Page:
Supes approve moving SFO cops to City streets 

Some police officers stationed at the San Francisco International Airport could wind up helping to patrol violence-plagued neighborhood streets under legislation approved on Tuesday.

Looking to boost the number of officers out patrolling city streets as San Francisco tries to combat the high rate of violent crimes and homicides, Supervisor Ross Mirkarimi drafted legislation requiring police Chief Heather Fong and airport director John Martin to figure out by July 1 whether any of the police officers stationed at the airport could be redeployed.

Under the legislation, Fong and Martin must work with the Controller’s Office to determine the number of officers necessary for the airport’s needs. Fong must draft a redeployment plan based on two things: If airport officers are deemed in excess of the determined baseline at SFO and if the Police Department operates below its charter-mandated minimum staffing level of 1,971, which it currently does.

Under the legislation, by the end of each fiscal year, Fong is required to report to the mayor, Board of Supervisors and the Police Commission what the airport’s staffing needs are and whether airport officers were redeployed during the year.

"I’ll be voting for this, but I vote for it honestly with very little expectation that anything will come of it," Supervisor Sean Elsbernd said. "Before 9/11, before the most horrendous airport incident we’ve ever had, there were 177 police officers out at the airport. How many are there today? 155. We’ve got 22 fewer post 9/11."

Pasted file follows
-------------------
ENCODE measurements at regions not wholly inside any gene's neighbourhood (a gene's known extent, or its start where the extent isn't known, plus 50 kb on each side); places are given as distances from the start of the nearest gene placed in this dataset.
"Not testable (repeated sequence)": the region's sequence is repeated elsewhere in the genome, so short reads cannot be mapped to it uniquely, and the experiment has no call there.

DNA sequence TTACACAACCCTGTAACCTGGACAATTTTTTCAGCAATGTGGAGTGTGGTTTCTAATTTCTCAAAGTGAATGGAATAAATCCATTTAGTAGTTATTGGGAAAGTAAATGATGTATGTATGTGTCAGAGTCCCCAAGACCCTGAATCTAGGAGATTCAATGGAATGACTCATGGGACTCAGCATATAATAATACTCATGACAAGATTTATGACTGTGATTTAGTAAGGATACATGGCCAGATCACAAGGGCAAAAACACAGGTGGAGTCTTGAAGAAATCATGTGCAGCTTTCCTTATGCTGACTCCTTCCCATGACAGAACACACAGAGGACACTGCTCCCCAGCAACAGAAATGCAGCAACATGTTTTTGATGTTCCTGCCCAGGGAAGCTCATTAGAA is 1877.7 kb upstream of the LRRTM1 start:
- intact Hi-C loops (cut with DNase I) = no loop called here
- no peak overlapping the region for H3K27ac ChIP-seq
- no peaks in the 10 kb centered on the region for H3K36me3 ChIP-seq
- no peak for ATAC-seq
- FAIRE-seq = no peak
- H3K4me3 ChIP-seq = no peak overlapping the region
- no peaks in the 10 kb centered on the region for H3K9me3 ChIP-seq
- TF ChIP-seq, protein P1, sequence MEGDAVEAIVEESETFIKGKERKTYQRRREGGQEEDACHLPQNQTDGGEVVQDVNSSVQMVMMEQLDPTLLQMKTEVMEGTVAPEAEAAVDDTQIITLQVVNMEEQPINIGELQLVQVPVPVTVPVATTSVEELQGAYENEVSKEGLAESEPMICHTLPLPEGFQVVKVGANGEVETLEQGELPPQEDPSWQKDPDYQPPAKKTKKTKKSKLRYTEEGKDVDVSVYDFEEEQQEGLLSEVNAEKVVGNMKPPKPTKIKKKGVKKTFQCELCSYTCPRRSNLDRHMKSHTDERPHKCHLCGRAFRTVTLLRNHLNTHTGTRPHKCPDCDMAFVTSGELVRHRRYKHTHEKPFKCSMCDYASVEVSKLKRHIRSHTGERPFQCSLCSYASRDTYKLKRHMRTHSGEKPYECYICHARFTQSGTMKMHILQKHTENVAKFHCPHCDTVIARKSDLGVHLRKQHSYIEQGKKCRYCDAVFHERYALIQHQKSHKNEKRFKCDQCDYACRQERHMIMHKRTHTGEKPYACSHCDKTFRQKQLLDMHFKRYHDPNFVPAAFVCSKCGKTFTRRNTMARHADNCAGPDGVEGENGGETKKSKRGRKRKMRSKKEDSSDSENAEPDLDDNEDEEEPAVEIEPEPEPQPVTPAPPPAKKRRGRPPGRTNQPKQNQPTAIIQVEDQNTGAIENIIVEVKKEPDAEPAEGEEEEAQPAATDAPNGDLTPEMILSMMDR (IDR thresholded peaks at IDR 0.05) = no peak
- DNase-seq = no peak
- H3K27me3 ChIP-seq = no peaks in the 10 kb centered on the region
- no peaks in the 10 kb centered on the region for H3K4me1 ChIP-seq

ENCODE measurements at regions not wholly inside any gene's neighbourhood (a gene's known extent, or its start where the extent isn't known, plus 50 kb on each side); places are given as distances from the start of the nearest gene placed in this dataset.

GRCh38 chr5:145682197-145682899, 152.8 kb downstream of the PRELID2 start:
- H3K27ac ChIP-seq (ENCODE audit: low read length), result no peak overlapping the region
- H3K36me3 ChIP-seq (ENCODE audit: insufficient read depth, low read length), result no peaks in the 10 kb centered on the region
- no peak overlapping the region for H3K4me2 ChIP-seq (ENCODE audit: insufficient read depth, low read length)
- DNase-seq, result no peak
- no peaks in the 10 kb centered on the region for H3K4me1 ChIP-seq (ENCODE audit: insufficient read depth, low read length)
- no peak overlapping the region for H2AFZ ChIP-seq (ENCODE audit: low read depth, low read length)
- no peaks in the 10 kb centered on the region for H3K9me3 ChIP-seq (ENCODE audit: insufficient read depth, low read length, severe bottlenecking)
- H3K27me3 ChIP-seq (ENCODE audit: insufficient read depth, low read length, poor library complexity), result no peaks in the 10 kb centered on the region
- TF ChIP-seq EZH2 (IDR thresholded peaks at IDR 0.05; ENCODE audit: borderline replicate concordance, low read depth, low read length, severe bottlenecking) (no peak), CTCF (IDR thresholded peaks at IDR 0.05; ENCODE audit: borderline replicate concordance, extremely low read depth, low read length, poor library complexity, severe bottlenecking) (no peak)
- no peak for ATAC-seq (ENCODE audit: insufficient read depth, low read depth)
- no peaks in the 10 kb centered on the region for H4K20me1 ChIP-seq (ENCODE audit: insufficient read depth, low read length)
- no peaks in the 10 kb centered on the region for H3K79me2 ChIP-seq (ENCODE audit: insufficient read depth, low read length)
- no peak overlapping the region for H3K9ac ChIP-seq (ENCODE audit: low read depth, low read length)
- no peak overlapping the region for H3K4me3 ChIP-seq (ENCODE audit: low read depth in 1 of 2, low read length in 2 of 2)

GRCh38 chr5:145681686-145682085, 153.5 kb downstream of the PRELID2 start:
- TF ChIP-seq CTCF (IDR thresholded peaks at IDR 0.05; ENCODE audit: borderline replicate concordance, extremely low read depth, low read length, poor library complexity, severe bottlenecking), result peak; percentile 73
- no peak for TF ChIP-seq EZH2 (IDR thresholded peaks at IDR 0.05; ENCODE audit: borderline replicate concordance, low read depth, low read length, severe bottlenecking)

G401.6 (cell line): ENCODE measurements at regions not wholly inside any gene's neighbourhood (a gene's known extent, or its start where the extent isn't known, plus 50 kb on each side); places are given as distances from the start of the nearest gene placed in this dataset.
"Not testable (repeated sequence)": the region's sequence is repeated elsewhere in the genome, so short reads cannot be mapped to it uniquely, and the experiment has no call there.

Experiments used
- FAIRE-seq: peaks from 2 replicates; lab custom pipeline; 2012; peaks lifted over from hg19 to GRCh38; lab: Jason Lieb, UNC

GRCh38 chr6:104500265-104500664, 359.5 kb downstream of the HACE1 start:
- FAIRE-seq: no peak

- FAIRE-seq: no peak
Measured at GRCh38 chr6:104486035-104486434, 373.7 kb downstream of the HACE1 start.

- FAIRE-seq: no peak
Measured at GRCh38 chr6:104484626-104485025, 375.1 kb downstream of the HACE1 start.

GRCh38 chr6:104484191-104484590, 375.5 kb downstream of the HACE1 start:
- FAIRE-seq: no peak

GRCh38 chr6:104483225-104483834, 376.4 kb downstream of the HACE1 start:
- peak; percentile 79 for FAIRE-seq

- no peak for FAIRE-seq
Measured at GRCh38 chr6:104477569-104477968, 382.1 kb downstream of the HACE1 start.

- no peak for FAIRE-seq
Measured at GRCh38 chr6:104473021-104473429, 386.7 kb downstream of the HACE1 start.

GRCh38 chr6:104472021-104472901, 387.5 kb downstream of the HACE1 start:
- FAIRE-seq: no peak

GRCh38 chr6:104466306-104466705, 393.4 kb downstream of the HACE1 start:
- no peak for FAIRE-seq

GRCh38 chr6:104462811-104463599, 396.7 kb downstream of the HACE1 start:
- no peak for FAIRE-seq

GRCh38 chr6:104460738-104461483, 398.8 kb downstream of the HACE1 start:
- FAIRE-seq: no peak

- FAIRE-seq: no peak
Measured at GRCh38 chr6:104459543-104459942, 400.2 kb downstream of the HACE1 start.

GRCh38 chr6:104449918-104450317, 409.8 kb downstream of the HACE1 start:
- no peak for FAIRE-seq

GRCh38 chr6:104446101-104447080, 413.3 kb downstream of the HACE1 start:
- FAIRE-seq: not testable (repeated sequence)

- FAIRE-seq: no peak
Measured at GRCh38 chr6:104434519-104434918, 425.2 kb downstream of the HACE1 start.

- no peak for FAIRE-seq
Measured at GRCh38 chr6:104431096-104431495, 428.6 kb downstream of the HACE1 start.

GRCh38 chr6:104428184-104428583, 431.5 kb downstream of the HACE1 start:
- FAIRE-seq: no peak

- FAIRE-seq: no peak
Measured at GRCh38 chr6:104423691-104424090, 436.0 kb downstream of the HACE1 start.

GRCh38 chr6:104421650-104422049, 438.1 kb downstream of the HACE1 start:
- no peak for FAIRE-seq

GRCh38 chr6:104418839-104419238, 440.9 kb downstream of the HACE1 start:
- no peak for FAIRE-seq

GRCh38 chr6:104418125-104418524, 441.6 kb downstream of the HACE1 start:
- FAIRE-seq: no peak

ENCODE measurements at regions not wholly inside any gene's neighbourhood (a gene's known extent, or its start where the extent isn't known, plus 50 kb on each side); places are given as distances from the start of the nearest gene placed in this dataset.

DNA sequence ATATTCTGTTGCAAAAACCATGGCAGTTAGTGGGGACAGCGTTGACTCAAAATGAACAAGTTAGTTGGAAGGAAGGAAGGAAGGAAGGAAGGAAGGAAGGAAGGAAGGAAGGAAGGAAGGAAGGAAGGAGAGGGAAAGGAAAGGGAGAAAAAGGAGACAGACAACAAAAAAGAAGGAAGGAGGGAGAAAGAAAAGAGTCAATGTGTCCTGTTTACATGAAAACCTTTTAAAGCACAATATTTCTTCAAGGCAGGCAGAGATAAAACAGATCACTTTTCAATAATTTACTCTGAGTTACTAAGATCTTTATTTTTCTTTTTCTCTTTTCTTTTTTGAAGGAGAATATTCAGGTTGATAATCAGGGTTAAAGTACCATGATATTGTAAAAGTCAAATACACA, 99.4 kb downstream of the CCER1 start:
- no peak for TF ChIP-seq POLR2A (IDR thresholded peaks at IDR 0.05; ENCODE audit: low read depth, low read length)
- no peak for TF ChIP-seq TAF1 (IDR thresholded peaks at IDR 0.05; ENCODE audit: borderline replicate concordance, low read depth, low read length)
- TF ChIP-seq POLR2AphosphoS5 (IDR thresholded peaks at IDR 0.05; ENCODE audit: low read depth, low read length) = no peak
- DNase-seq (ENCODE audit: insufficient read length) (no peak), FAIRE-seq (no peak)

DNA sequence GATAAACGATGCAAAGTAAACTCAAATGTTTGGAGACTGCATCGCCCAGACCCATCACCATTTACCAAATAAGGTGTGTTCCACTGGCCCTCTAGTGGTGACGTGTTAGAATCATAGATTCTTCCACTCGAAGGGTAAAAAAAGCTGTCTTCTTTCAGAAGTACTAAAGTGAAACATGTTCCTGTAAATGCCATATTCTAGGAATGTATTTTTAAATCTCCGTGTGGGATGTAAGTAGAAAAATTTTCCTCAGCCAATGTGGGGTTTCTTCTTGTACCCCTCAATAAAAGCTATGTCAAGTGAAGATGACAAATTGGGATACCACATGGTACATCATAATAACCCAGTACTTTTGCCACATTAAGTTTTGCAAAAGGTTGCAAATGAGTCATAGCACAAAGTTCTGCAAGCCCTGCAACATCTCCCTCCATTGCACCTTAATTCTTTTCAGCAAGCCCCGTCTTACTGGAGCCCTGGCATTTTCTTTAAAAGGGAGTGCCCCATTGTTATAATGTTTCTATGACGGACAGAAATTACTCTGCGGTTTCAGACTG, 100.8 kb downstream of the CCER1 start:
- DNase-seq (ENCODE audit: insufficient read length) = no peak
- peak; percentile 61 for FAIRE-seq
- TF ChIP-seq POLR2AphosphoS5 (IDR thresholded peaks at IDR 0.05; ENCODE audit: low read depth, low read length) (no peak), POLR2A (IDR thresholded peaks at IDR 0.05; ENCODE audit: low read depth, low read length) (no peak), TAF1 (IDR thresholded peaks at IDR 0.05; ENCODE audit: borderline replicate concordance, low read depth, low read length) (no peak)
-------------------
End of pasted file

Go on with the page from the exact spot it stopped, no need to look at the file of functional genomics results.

Mirkarimi said the legislation would hold the department accountable for airport staffing decisions, and could result in more officers on city streets.

Airport Bureau Cmdr. Jim Lynch said, "The department has made every attempt to balance the law enforcement needs both of the airport and various communities within The City."

Supervisor Ed Jew, who voted against the legislation, said the board should not micromanage the Police Department, which knows "best how to protect the people of San Francisco."

"San Francisco has endured a violence crisis and persistently high crime rates for well over three years now. I think in terms of deployment, we need to have the kind of flexibility that makes community policing the most effective," Mirkarimi said.

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